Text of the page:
When I Look into the Mirror
A leafless old oak outside my window
that stands out against the blue—what tears should look like from blue eyes—
no clouds because they fell away to the sun.
I can see its edges, sharp. But when I put on my glasses
I can see depth, shadows in the skin I did not know were there.
The evening bells have rung and the news is old—
my son reads his words to me
innocent rhymes and sweet ideas. There is a shadow
in his eyes when he hugs me
with a son’s love that I miss more than I thought I would
as he aged older and started junior high.
Turkey, sweet potatoes, pumpkin bread and beans
dot the plates with a dusting of crumbs.
On the floor we spin tops for an hour
while the chaos of clean-up blows around us—
we are oblivious: smiling laughing playing.
At home, he went to his room and I to mine.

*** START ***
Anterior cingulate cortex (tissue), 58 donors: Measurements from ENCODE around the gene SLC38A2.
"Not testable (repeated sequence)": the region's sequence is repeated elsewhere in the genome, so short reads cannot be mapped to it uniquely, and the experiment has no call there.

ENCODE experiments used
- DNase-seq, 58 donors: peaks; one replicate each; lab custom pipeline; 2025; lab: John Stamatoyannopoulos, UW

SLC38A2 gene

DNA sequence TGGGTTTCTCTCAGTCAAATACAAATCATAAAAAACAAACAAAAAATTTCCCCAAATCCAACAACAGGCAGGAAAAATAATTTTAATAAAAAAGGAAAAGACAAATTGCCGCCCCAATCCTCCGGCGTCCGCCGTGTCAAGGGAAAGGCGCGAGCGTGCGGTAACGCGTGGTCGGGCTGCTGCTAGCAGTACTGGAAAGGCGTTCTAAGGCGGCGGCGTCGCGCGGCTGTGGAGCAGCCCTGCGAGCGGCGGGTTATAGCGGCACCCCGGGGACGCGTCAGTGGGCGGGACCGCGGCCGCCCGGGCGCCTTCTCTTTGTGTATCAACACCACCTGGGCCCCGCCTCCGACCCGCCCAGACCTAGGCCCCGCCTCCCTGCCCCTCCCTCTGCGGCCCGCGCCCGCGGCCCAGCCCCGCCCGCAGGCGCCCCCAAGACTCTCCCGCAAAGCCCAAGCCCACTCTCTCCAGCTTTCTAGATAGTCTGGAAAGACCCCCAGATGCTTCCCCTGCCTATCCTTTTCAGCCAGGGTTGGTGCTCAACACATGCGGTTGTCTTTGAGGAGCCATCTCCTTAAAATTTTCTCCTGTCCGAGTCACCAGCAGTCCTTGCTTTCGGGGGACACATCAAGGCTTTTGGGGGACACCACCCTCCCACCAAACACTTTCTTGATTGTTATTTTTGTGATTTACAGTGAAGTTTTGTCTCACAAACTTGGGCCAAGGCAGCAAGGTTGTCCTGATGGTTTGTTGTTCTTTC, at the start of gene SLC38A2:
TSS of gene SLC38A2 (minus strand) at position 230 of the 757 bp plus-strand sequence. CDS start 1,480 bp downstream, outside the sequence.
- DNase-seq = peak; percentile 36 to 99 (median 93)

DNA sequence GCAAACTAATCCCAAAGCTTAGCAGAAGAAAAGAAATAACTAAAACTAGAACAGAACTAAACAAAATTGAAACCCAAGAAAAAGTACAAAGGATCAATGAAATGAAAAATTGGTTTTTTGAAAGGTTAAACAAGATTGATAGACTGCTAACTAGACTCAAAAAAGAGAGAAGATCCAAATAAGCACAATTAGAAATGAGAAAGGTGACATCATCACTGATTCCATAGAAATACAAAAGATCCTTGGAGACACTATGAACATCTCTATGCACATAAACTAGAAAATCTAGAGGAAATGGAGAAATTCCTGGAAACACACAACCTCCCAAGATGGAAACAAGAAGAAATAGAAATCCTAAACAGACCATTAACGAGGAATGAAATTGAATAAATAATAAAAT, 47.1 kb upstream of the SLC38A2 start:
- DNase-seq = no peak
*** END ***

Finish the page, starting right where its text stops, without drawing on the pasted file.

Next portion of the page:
Smoke from his early morning cigar fills the cab
so that he may not have seen me turning off the street
but my hands grip tighter my heart beats faster
for he must be the why I am late.
The beautiful game, the pitch, the victories and the losses
have kept us close through the years.
But she no longer plays with a smile
and I cannot remember the last. I speak to her of life,
what she looks for in a boy but she grins and pats my arm
and talks to her mother and I am left out.
Long ago, she held my hand when I took her to her first movie—
all smiles laughter and popcorn crumbs on her shirt
and stories to tell and wanting to go again tomorrow.
She wept in that range that crushed my bones
and it was the first disappointment.
I cannot find my glasses when I look in the mirror.
A voice screaming: Where are you?